Gyrfalcon: whidbey: Gyrfalcon: Of course, everyone here is missing that she could have gotten her unemployment insurance except she failed to demonstrate that the 70 mile round trip commute was unduly burdensome. According to the judge, she never even tried to make a showing: She never made the commute even once, never looked into carpooling or public transportation, never asked for flextime (though it was, apparently offered). She did NOTHING except quit and then whine it was "just too far." Or, excuse me, would have put too much "wear and tear" on her car.

For a shiatty 11 dollar an hour job you're going to take the side of the judge?

I'm going to take the side that all she needed to have done was bring in some receipts that showed how much gas and oil she was going to be using, a couple affadavits from coworkers that they couldn't carpool, a copy of the Metro bus schedule showing how there was no service in her area. Boom, done. She did her due diligence, now either she gets her unemployment or else has a great case on appeal.

Why is doing the minimum effort so very hard for some people? If she wanted her unemployment, that is. If the idea here was to make a case for how mean her boss was, then why was she even applying for unemployment, instead of making a case for improper job transfer? And if she really wanted the job, why didn't she find some way to get there?

She didn't even try. So yeah, I'm taking the judge's side. What do you want him to do? Say "Yes, you're right, I'll just take your word that a crappy $11/hr job is worth not showing up?" Not in this economy.


Well, whatever. It just shocks me occasionally to see someone who is usually sympathetic side with the more conservative position. You really don't have to, you know.
2014-03-03 12:56:44 AM  
1 votes:

Captain Dan: Nobody is entitled to a job, much less a good job.  She should be grateful to even have a job opportunity, which millions of people don't.  Suck it up, pray for forbearance, and work hard enough to become indispensable.

/not trolling
//I've worked in worse conditions, for less money
///it eliminated any sense of middle-class entitlement I felt


Yeah, because poor and middle class entitlement is what's really destroying this country. The plutocrat's entitlement is great.
2014-03-02 10:51:22 PM  
1 votes:
At bank where I used to work, transferring troublesome employees was favored as a way to get them to quit if they were minority, female or some other group likely to sue (even though we were a "right-to-work" state). They could have almost a 100-mile round trip commute. To my knowledge, none of them ever lasted more than three days at the new location. Most quickly took jobs at other banks where the commute was shorter.
2014-03-02 10:50:47 PM  
1 votes:

Emposter: It depends on how long the 35 mile commute is.  I commute 28 miles into DC, but it takes about 90 minutes each way because I have to deal with lights, slow roads, then transfer to the Metro then walk 7 blocks.  The extra 3 hours per day is over and above 40 hours per week, which means I spend the equivalent of 56.25% of my work year commuting (3x5x1.5/40).  My commute is worth more than half my annual pay (not even counting damage to my car, gas, $5 metro parking per day and $12 metro fair per day).  It sucks.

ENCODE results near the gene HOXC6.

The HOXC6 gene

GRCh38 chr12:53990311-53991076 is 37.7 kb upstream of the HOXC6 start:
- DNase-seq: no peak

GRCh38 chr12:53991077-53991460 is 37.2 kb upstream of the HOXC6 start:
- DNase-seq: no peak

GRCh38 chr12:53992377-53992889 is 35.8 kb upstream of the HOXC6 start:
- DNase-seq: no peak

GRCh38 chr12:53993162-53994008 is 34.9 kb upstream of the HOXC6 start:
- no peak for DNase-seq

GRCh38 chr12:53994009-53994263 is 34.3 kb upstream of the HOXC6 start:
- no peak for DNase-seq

A 35 mile drive could take 35 minutes.  It could also take 120 minutes.  35 minutes each way wouldn't be unreasonable, even at $11.48/hr.
Somewhere at or around 60 minutes it would start to be an issue, IMO.

I'd like to thank the article for leaving out relevant details, as usual with today's journalism.


Well they mentioned the school (Montgomery Early Learning Center) and where she was supposed to transfer to (Narberth).  A little bit of Googling suggests, based on other schools around 35 miles away, that the drive would take around 43 minutes, which obviously doesn't account for rush hour.  It looks like a suburb of Philly, I know nothing about the area but will say that the interstate system north west of Narberth (which is where the other schools all seem to be) is a giant charlie foxtrot that probably isn't fun during rush hour.
2014-03-02 10:34:20 PM  
1 votes:

Captain Dan: Nobody is entitled to a job, much less a good job.  She should be grateful to even have a job opportunity, which millions of people don't.  Suck it up, pray for forbearance, and work hard enough to become indispensable.

/not trolling
//I've worked in worse conditions, for less money
///it eliminated any sense of middle-class entitlement I felt


That's not middle class though.  According to the people running this country during the last several years' campaigns, middle class is anyone making up to $200k or $250k a year (depending on who's talking)... yet the median working household income was $50k... meaning HALF of U.S. households make less than 20% of "middle class"...  at $11.48/hr, that's $23,878.40 a year, which is less than 12.5% of what people call middle class.  Oh, and to make $50k a year, you'd have to earn over $24/hr...

So what if you had a crappier job for less money than the person in the article? Neither of you was close to middle class by today's definition.  The idea that people making 6 figures a year are in the same economic class as those making $10/hr is the sort of asinine state of affairs that beg for revolution, not indifference.
2014-03-02 10:10:06 PM  
1 votes:

Cyclometh: evil saltine: But you're not unemployed.

I wouldn't take a transfer in her situation either. Better to be unemployed and use other resources while looking for a job closer to home. Not everyone has that option, of course- but it sounds like she does.